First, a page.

One of the most popular non-2012 related blog posts here is “Ethnographic analogies in archaeology“. It was originally written on my former short-lived blog Posthumanocentric Archaeology but I decided to move it to the new blog. Most of what is written in that post derives from my dissertation thesis and the ideas are at least four years old by now. Things have changed since then. I have moved on from a largely Bergsonian framework to a Deleuzian/DeLandian one (which I am now beginning to slightly move away from…). In two upcoming texts I will discuss the use of ethnological analogies. A shorter discussion will appear in my article “Archaeology beyond culture: assembling the Maya lowlands” which will be found in the anthology Revisiting Pandora’s Hope: Anthropological Perspectives on Technological Choice and Social Agency in an Irreducibly Complex World (edited by Stephanie Koerner and Diane Roege). A longer and more “specific” discussion will appear in my future book Holy Places, Holey Spaces, and Emergent Wholes: Caves and Climate Change in the Maya Lowlands. Perhaps I should clear up why I find direct historical/ethnographic analogies to be incompatible with the neomaterialistic agenda.
Ethnographic analogies rely on a hierarchical approach where we from specific artifacts seek more general patterns beyond the (arti)“fact” we do have. Hence, similarities are created from differences and the ethnographic analogy is a perfect “tool” here since the differences between the past and the present are being erased in favor of some essential property that remains the same. It is this essential property (we can call it “Maya culture”) that is my main problem, not the analogy itself. I do understand that some practices and even beliefs remain relatively unchanged through centuries but to sort out which ones is the problem. Therefore I try to turn the relations around. I have an article in press called “Maya chaosmos: 2,500 years on the cave’s path.” The title is obviously inspired by Freidel, Schele and Parker’s book Maya Cosmos: Three Thousand Years on the Shaman’s Path but rather than focusing on the shaman/ritual expert I emphasize the cave itself and the processes that may lead to chaos (disorder) or cosmos (order) (just remember Bergson’s position that chaos is simply an order that does not fulfill our expectations). The cave is what we can study whereas the shaman or any other past active human being is forever lost.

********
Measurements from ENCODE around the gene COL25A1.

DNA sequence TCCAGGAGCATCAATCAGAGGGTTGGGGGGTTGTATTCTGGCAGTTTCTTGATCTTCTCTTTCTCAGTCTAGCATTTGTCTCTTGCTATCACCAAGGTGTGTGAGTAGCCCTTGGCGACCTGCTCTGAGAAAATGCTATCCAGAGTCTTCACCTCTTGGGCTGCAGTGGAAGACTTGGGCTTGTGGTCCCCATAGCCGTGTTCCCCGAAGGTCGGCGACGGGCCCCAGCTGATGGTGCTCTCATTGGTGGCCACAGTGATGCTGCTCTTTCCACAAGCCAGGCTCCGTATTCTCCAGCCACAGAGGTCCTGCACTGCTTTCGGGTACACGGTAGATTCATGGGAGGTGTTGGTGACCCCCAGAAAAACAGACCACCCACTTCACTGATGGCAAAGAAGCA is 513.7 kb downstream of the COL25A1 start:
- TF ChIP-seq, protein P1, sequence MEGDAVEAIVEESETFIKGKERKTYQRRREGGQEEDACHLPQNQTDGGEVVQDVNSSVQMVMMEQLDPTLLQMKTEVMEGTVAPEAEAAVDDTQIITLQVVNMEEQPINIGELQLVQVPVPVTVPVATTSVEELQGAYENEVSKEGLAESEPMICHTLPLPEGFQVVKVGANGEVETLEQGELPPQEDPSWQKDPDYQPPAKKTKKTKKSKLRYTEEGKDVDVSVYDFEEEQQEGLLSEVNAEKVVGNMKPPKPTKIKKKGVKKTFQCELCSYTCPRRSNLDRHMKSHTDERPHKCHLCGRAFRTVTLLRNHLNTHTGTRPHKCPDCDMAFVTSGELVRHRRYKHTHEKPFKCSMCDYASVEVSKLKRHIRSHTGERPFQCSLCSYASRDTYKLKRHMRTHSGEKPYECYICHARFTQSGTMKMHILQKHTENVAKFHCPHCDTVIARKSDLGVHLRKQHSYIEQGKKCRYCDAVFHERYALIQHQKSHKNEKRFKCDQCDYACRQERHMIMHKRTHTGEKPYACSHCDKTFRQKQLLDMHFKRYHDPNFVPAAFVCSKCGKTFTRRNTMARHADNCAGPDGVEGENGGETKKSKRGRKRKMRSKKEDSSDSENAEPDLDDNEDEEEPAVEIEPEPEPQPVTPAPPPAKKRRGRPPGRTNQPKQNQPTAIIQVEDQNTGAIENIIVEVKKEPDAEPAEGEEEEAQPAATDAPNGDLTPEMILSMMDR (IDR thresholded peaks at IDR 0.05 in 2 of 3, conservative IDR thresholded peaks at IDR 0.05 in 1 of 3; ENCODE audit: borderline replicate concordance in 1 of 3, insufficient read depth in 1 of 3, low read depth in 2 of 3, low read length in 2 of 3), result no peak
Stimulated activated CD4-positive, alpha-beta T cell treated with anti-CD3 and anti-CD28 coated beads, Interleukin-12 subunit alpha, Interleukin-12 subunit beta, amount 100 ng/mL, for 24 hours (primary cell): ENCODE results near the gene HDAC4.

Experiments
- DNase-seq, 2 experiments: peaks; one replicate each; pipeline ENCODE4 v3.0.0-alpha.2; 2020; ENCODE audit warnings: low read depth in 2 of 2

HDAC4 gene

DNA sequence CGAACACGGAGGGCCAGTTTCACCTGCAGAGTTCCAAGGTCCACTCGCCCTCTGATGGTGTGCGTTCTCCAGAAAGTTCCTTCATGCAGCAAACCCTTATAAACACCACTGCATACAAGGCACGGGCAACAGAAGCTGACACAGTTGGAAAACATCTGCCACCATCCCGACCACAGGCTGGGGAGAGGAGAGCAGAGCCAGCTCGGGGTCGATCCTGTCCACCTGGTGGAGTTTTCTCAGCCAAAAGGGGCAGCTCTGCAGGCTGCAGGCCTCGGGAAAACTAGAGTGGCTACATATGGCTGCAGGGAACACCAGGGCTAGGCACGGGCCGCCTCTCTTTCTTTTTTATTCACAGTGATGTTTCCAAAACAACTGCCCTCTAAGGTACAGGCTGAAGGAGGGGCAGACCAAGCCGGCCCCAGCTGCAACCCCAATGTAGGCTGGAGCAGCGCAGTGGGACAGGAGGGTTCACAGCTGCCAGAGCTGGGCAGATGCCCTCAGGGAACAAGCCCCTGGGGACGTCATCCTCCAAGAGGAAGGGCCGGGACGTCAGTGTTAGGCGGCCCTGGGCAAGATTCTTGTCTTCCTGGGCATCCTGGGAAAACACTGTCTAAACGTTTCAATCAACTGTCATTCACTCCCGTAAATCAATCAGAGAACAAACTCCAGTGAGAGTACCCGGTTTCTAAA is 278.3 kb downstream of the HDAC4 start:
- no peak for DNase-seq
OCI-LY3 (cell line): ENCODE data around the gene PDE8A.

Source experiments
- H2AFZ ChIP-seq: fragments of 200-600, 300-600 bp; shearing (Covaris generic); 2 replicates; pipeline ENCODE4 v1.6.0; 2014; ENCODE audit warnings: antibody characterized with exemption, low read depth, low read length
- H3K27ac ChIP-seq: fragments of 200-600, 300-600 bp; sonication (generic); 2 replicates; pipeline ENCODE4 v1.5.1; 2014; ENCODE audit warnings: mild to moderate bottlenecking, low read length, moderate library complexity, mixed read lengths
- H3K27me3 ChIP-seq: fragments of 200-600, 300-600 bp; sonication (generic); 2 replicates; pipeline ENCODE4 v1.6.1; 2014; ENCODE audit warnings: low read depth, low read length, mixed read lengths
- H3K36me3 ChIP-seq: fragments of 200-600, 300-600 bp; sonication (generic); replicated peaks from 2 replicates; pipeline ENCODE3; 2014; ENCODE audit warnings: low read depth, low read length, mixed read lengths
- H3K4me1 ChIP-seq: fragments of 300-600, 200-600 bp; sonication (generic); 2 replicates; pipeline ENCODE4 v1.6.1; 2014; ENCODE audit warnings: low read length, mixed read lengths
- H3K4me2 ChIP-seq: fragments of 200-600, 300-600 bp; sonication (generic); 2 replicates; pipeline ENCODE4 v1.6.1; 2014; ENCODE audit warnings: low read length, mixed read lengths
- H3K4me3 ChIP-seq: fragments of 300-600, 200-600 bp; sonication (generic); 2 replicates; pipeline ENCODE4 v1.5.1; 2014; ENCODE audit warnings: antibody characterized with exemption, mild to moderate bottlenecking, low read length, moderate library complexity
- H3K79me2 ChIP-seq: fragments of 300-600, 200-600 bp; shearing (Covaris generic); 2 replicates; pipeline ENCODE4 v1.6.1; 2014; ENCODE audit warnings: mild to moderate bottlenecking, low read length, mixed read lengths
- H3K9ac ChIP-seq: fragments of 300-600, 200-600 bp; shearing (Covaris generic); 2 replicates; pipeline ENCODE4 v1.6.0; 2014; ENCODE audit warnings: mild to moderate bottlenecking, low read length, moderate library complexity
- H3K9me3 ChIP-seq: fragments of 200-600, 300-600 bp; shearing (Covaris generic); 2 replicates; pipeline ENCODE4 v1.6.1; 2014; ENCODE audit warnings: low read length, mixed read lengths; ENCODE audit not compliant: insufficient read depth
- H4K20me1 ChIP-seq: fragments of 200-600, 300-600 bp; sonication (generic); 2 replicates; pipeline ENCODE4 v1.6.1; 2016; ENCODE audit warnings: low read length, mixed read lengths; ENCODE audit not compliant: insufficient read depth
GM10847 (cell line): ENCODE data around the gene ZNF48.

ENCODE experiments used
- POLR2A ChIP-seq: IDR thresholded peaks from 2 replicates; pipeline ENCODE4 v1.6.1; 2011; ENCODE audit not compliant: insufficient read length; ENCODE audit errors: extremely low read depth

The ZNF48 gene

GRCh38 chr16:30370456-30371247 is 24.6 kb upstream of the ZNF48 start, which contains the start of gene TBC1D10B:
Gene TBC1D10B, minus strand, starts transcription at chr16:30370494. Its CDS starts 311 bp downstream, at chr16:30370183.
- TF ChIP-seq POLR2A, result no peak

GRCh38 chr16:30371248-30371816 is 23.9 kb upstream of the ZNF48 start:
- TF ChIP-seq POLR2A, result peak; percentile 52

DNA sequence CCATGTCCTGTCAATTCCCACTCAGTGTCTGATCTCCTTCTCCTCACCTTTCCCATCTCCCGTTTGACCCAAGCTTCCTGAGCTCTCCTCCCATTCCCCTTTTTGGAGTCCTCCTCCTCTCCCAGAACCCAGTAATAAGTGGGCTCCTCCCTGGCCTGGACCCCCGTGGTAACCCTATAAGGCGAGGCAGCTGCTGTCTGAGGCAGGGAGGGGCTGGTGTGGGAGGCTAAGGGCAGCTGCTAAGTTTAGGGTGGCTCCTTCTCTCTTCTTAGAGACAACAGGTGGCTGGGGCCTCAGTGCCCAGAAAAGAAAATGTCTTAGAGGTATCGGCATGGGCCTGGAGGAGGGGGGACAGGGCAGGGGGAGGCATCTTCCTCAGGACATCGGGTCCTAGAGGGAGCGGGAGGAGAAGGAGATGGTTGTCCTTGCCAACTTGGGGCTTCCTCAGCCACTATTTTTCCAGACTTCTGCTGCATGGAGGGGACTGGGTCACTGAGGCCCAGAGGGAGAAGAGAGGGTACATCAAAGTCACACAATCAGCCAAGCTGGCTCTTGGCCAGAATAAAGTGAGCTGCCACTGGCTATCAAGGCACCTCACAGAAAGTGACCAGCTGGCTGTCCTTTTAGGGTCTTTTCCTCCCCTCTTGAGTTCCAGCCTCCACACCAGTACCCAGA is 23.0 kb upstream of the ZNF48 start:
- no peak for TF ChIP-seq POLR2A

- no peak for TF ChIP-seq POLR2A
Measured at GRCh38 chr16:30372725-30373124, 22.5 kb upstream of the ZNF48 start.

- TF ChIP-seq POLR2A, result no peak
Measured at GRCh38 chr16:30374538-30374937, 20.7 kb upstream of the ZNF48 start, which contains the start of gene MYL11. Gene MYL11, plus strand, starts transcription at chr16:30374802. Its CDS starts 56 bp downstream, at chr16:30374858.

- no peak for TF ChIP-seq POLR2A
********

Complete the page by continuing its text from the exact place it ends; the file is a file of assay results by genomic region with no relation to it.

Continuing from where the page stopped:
In my non-anthropocentric perspective the hierarchical dichotomy between nature and culture is gone, everything is on the same level (a flat ontology). The cave is the narrative (like Venice in the example emphasized by Stuart McLean in the recent blog post “Creativity in Anthropology”). In this perspective ethnographic analogies are not necessary. The “problem” is, of course, that the humans become decentralized, a critique that I have received many times. But that is only from an anthropocentric perspective. If we see the human as part of greater assemblages we may circumscribe this illusionary problem. Would the past Maya actually consider this a major problem considering their “animistic” worldview? The present Maya may consider it a problem since they have been affected by “Western” thinking for a couple of centuries (Church, State, Law, Science, etc.) that have “overcoded” presignifying regimes of expression. These overcodings make the analogies quite problematic since it is seldom a case of simple syncretism. William Hanks masterfully shows this in his book Converting Words. He basically says that the Yucatec Maya beliefs are Christian, not a mixture of Christian and Prehispanic beliefs. In Deleuzeoguattarian terminology this is simply an overcoding.
In my “neomaterialistic” perspective materials are active in themselves, not dead inert matter. This makes this approach quite in alignment with “indigenous” beliefs (something pointed out in McLean’s examples from Melanesia, Lucretius and Venice). What the ethnographic analogies attempt to show is that there is a “cultural construction” of the cave as animate. I argue that the cave is in fact “alive” or rather active. From that perspective I actually take the Maya narratives as they appear to describe them rather than transform them into specific anthropological narratives focusing on Culture.